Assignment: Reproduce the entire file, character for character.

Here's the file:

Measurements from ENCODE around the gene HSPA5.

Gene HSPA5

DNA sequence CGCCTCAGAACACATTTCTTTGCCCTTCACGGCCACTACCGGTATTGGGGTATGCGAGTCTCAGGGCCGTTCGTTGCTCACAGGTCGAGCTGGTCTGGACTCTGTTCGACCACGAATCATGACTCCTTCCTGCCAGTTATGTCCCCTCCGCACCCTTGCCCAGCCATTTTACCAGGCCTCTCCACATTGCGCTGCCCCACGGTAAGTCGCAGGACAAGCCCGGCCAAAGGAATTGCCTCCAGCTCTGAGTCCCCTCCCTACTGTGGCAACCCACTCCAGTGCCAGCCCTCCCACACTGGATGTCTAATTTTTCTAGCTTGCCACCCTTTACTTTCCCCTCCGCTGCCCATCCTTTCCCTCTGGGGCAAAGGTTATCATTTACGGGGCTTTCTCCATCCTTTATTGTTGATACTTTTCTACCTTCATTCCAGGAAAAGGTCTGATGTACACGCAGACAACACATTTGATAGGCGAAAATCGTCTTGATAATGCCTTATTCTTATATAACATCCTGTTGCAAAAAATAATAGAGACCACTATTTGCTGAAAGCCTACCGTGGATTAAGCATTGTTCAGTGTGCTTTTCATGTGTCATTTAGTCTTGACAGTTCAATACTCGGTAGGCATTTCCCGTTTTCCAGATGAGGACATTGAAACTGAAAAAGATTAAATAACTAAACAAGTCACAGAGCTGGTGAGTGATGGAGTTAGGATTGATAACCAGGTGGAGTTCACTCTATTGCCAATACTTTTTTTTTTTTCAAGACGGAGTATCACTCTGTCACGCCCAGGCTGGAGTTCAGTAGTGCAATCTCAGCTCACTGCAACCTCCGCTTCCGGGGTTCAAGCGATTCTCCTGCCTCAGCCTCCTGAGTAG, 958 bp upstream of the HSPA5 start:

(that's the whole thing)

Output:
Measurements from ENCODE around the gene HSPA5.

Gene HSPA5

DNA sequence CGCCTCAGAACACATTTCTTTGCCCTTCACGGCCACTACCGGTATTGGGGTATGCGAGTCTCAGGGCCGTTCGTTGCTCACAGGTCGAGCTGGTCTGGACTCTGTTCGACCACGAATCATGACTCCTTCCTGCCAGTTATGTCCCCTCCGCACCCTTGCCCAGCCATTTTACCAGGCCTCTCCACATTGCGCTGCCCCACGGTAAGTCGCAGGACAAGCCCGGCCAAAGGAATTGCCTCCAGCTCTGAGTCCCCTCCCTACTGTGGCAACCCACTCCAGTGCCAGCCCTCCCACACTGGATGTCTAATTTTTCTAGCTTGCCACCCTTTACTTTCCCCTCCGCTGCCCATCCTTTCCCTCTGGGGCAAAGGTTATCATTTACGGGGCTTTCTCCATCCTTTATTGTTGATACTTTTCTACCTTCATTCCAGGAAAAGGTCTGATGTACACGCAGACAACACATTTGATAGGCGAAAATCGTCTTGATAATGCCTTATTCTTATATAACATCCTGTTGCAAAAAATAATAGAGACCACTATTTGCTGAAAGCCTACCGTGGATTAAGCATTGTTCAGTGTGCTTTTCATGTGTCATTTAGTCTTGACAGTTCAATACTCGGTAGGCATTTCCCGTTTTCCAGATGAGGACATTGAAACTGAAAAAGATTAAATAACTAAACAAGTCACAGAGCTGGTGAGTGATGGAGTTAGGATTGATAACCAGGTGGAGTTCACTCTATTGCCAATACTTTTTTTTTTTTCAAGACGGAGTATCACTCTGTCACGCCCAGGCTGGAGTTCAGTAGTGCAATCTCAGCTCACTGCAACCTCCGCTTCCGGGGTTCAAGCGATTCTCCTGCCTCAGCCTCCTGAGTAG, 958 bp upstream of the HSPA5 start: